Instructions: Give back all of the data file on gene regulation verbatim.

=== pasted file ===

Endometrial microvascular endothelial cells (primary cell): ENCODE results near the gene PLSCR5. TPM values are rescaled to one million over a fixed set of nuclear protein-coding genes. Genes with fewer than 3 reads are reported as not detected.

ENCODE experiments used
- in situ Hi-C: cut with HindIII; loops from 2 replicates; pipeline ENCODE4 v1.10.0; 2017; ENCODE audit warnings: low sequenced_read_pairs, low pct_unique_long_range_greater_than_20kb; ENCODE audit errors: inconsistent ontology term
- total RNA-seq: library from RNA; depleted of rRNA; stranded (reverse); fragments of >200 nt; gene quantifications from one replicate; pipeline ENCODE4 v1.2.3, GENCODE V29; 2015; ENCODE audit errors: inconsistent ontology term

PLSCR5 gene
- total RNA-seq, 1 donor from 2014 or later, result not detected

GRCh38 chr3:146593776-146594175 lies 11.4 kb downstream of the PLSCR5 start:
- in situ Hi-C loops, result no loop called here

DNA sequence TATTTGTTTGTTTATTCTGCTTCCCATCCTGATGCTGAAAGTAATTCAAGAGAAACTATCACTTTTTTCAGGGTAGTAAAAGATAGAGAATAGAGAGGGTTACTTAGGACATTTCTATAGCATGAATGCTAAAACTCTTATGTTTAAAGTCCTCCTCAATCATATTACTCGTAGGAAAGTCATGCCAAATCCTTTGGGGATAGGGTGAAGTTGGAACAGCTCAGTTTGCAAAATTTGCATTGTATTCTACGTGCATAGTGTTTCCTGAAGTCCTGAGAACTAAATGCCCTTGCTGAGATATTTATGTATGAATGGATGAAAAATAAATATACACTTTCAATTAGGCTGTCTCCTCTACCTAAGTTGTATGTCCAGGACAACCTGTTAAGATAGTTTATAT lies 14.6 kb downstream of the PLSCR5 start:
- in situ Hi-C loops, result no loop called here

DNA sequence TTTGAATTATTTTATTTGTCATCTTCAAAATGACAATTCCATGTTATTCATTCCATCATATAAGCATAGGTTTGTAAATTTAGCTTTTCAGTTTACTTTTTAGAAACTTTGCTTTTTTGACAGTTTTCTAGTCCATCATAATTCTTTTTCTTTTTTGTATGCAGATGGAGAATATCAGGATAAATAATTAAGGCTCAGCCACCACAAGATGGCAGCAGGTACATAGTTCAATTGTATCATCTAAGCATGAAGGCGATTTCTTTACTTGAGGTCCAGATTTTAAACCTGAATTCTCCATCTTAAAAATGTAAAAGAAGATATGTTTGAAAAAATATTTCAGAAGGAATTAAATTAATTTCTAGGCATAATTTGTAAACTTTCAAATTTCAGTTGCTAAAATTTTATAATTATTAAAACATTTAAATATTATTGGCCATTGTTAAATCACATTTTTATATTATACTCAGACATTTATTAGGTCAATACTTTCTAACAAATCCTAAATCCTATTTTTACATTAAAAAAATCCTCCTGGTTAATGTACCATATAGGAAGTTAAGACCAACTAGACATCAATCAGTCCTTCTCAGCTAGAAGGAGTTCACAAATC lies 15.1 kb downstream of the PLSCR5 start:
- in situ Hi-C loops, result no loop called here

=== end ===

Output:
Endometrial microvascular endothelial cells (primary cell): ENCODE results near the gene PLSCR5. TPM values are rescaled to one million over a fixed set of nuclear protein-coding genes. Genes with fewer than 3 reads are reported as not detected.

ENCODE experiments used
- in situ Hi-C: cut with HindIII; loops from 2 replicates; pipeline ENCODE4 v1.10.0; 2017; ENCODE audit warnings: low sequenced_read_pairs, low pct_unique_long_range_greater_than_20kb; ENCODE audit errors: inconsistent ontology term
- total RNA-seq: library from RNA; depleted of rRNA; stranded (reverse); fragments of >200 nt; gene quantifications from one replicate; pipeline ENCODE4 v1.2.3, GENCODE V29; 2015; ENCODE audit errors: inconsistent ontology term

PLSCR5 gene
- total RNA-seq, 1 donor from 2014 or later, result not detected

GRCh38 chr3:146593776-146594175 lies 11.4 kb downstream of the PLSCR5 start:
- in situ Hi-C loops, result no loop called here

DNA sequence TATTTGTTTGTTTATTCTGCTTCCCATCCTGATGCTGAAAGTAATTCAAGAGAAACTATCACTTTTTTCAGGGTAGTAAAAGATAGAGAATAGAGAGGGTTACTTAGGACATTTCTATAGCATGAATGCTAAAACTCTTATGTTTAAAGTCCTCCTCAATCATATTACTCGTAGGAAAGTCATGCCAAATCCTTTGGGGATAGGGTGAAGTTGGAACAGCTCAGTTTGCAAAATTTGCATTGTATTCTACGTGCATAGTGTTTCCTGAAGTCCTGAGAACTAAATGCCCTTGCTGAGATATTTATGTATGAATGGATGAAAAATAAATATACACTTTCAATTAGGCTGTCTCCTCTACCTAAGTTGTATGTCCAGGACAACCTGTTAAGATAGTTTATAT lies 14.6 kb downstream of the PLSCR5 start:
- in situ Hi-C loops, result no loop called here

DNA sequence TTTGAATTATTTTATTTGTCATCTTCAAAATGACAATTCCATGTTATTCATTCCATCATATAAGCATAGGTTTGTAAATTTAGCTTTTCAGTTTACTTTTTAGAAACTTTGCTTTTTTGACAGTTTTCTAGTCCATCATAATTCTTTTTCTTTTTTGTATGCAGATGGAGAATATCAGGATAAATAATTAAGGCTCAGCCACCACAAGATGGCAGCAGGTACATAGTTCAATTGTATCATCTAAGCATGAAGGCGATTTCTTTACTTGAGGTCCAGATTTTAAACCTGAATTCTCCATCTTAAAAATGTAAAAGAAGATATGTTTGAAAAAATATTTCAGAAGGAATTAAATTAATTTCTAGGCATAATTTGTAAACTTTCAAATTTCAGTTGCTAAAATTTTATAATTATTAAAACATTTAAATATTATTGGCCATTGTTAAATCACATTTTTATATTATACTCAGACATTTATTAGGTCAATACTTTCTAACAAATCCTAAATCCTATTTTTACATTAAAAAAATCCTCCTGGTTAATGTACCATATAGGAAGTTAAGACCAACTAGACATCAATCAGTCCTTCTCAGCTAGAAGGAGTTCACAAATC lies 15.1 kb downstream of the PLSCR5 start:
- in situ Hi-C loops, result no loop called here